Sue Howell Park
Sue Howell Park rendering via Stack Rock Group

Sue Howell Park, which BoiseDev first revealed was in the works in 2017, is moving closer to reality. It will add to Boise’s Ribbon of Jewels, parks named for prominent women in the community.

The park will be built on a 16-acre tract of land along Warms Springs Avenue near Idaho Highway 21. The City of Boise had to annex the land and several other parcels to accept the donation.

The park site is currently owned by SHP, LLC – which is controlled by Aaron Howell, Sue’s husband. 

Sue Howell Park
Aaron Howell, Sue Howell, Mayor Dave Bieter and Doug Holloway unveil a rendering of the park during a news conference Wednesday. Photo: Don Day/BoiseDev

“I’m proud to be donating this park will honor my beautiful wife Sue,” Howell said. “This park will encompass two of Sue’s loves – fitness and learning. It will have many features, including a Lady Idaho statue, fitness court and other fitness nodes, and an autumn blaze maple path. The autumn blaze is my wife’s favorite tree.”

Howells’ Boise legacy

Aaron & Sue founded Northwest Lineman College in 1993, which has now expanded to three additional states.

Howell noted that public input will be key to development of the park.

[Project Tracker: Sue Howell Park]

“We will also be looking for the financial support of companies, foundations and individuals whose goals along with the vision of this park,” Howell said.

“Signature sites from around the state will be featured in the park,” Boise Mayor Dave Bieter said. “With so many newcomers, that’s a wonderful thing.”

“It will have a pond – we’re calling it ‘Pond Oreille,’ and it will be in the shape of Lake Pend Oreille in north Idaho,” Howell said. “The Lady Idaho statue will pay tribute to the Idaho State Flag.”

[October 2017: Boise could see new riverside park if the “ifs” can be worked out]

“We have a strong tradition of giving for park sites and development,”  Bieter said. “It’s just such a great day when you see that tradition continue – the Davis Family, the Morrison Family, the Albertson family – and the Howells belong in that company. It represents the best of what this city means.”

BoiseDev First logo

Members of BoiseDev FIRST got this story in their inbox before anyone else. Sign up and support exclusive local journalism.

The park is the 11th in the Ribbon of Jewels.

“This is one of the coolest things that can happen when someone says they want to do something awesome for the city,” Boise Parks and Recreation Director Doug Holloway said.

Full buildout of the park will take several years, dependent on funding. The donation will be considered by the Boise City Council during its December 18th meeting.

Support our journalism: Sign up for BoiseDev FIRST and get a daily newsletter filled with news & scoops


  1. I appreciate the donation. I do, however, question whether so much grass, parking, “fitness” equipment, and a proprietary hybrid non-native tree path is the best use for some of the last black cottonwood habitat in Boise. This development will sever the important wildlife link between Hammer Flat and Barber Pool.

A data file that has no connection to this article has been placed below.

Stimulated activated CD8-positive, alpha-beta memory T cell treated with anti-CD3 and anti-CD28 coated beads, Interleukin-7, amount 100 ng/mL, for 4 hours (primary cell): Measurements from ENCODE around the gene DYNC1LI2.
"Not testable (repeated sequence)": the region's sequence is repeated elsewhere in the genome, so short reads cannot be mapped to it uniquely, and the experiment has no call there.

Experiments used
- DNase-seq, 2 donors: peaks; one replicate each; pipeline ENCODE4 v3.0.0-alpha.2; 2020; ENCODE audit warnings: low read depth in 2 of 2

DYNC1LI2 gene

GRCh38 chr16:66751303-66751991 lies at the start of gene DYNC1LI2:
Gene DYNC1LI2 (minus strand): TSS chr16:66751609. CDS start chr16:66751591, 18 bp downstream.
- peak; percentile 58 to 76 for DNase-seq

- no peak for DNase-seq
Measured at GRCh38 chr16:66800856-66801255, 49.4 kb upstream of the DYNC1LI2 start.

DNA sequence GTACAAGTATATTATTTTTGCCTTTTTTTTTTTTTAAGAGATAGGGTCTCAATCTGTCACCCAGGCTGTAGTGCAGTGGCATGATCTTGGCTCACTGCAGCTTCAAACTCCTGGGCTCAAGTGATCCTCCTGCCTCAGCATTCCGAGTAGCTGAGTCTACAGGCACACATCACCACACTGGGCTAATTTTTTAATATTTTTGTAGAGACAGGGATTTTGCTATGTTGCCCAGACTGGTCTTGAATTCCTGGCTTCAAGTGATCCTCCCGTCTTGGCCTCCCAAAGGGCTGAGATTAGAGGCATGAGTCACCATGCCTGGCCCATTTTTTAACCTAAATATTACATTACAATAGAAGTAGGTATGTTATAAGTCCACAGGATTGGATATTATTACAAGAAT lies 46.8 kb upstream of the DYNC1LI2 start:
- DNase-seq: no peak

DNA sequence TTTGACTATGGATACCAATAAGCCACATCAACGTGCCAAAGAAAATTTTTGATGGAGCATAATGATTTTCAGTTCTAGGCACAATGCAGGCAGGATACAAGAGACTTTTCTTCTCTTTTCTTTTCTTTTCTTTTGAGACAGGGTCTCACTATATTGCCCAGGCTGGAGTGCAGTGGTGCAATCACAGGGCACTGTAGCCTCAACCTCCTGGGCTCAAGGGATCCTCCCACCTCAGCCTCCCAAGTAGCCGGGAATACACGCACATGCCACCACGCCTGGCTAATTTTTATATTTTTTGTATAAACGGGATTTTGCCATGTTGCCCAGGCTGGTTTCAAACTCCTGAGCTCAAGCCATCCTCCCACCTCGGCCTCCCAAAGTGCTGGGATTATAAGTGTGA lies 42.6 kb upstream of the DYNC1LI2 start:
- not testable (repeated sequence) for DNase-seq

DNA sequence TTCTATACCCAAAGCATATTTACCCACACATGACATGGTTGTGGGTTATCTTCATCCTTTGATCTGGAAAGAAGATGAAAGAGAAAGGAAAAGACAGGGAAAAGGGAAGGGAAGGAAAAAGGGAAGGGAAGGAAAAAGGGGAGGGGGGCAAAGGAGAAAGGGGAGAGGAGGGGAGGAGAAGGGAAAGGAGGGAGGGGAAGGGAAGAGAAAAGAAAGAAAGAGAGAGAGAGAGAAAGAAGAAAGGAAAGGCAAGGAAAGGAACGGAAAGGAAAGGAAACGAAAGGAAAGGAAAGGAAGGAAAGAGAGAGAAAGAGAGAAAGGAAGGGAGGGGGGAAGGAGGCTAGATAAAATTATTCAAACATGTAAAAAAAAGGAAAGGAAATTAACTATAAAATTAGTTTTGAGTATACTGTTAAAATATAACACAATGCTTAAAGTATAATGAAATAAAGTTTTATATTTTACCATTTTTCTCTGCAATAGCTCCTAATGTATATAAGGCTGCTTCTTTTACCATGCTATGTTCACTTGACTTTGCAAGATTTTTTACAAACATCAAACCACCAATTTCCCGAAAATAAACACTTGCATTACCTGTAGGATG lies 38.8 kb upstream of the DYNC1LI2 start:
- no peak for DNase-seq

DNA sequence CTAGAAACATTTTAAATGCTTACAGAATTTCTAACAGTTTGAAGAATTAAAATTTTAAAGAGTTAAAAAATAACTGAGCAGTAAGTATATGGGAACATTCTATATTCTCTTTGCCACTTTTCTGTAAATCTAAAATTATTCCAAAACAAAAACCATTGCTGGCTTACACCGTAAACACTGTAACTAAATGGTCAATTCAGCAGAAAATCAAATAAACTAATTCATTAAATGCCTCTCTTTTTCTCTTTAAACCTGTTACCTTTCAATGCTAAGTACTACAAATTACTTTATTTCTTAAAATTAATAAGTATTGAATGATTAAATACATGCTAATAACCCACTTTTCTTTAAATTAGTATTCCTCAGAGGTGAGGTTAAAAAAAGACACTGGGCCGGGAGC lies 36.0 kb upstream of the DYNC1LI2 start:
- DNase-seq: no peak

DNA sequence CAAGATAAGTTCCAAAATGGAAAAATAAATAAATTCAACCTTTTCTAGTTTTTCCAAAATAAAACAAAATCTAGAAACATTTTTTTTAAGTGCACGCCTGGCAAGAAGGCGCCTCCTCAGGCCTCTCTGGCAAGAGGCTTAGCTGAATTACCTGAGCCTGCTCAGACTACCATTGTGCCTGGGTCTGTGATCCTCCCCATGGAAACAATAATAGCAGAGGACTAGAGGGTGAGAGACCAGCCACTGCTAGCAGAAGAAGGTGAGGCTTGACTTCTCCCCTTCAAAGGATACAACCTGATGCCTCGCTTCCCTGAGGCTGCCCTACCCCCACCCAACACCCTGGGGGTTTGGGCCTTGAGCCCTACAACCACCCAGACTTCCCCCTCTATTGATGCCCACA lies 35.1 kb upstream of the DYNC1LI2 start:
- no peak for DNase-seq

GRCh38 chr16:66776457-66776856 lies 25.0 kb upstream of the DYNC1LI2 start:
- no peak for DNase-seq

2. I disagree with Josh Johnson. The area is currently mostly rock and has recently turned into an ATV and dirt bike hangout. This will be much better.

  3. A land donation is very generous but the impact on the City monies then kicks in to develop and maintain another park. The City has many other undeveloped land parcels designated as future parks of all different sizes throughout the City, of which some have been waiting to be completed for decades. Before any tax payer monies are allocated to this wholly new land parcel, the existing undeveloped parks should be completed in order for tax payer funded municipal services to be fair and equitably distributed, so that all Boise citizens have convenient access to this “most livable city in the country” element. The one exception would be the use of specific park impact fees collected directly from the southeast impact fee area.

  4. If someone “donates” a park, should they have to cover the related costs associated with title and closing, rather than the citizen taxpayers, since the donor will receive a tax deduction for this donation? The citizens did not solicit this donation so why should we pay the costs?

    From the 12-18-18 Interim Budget Changes:
    3. Parks & Recreation (Capital Fund) – Sue Howell Land Donation: $4,000 (one-time)
    Parks & Recreation requests approval for a $4,000 capital project and its corresponding expense appropriation for title and closing costs associated with the Sue Howell land donation, located at Warm Springs Avenue and Highway 21. The donation agreement outlining the Howell’s intent to donate approximately 8 acres of undeveloped land to the City of Boise will be presented to Council on December 18, 2018. This property will be developed as a public park. The proposed funding would come from the Capital Fund fund balance.

Comments are closed.